Saturday, February 09, 2008

Is Mr. Good Enough Okay?

For this Valentine's Day month, Choice Mom Lori Gottlieb pondered whether she actually was too picky, as critics like to suggest when women in their 30s cannot find a partner before it's time to raise kids.

You can read her views in Atlantic Monthly and hear her perspective on NPR.

When her essay link was posted on the Choice Mom discussion board, women quickly stepped up to disagree with her notion that settling for a business partner in household management and childrearing was the route to take. Of course, Lori herself is a romantic who does still want to fall deeply in love. And many thinkers who are afraid that becoming a mother first will preclude them from being a wife - or silent Choice Moms who might agree with Lori today that settling might have been the greener side of the pasture - will find her thoughts very interesting.

In 2005, also in the pages of Atlantic Monthly, Lori wrote about why settling for somebody isn't always better than nobody. But now, with the challenges of dating while parenting a toddler, she looks at her married friends and realizes that, "Marriage isn't a passion-fest. It's more like a partnership formed to run a very small, mundane, and often boring nonprofit business."

And as many of us know, couples with kids don't spend that much time together anyway.

"So if you rarely see your husband," she writes, "but he's a decent guy who takes out the trash and sets up the baby gear, and he provides a second income that allows you to spend time with your child instead of working 60 hours a week to support a family on your own-how much does it matter whether the guy you marry is The One?"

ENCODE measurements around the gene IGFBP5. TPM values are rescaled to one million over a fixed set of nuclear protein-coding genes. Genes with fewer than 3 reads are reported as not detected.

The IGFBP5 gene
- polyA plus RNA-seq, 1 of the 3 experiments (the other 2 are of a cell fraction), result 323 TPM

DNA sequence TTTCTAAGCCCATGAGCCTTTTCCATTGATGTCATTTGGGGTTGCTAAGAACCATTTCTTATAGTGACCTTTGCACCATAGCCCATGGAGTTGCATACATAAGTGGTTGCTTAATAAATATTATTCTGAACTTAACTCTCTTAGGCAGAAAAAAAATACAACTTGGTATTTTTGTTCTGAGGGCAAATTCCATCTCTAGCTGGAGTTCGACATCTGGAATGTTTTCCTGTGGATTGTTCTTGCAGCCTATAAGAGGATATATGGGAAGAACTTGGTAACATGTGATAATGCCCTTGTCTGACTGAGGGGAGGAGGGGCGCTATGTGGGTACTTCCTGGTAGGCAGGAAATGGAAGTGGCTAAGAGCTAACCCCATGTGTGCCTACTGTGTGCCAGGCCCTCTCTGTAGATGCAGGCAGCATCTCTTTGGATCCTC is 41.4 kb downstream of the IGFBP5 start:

As readers of this sporadic blog know, I have had my own thoughts about what marriage means -- and why more women aren't choosing it before they have kids. Back in October 2007, I wrote here about how married moms I know are dismayed at the lack of household management help that actually comes from a mate, and that failing at that makes men seem less valid as a lifetime partner for an increasing number of women.

Lori's view in her essay is that being able to have help around the house is the major benefit to marriage, and that it should, indeed, become the major prerequisite to "settling" down with a partner. Dating with that view in mind, she says, might actually help more women find someone before they have kids, which requires babysitter money -- and a tremendous amount of effort simply getting beautified before the Big Night Out.

Just the day before I read Lori's essay, I was asked by a TV reporter if the Choice Mom trend meant that men were becoming insignificant. I stumbled in my answer, and realized later -- of course -- that the sound bite quote is, "Men who make great husbands and fathers are never insignificant. It's just that women are less in need of a husband and father who is not great, and today, if they have the financial and emotional security, they don't have to choose that option."

So I agree with Lori that dating tends to prime you for a passionate connection, but weddings and children tend to turn that relationship into more of a two-person job, with roles and responsibilities assigned and hopefully agreed upon so one of them doesn't decide to look for a different place of employment...and hurt the kids in the process.

But I also believe strongly that many of us don't actually need a partner to raise our children well, if that is our primary goal. We do need to deal with the stress of handling the job alone -- which, depending on temperaments and other distractions can be considerable -- but luckily it's a job with great benefits.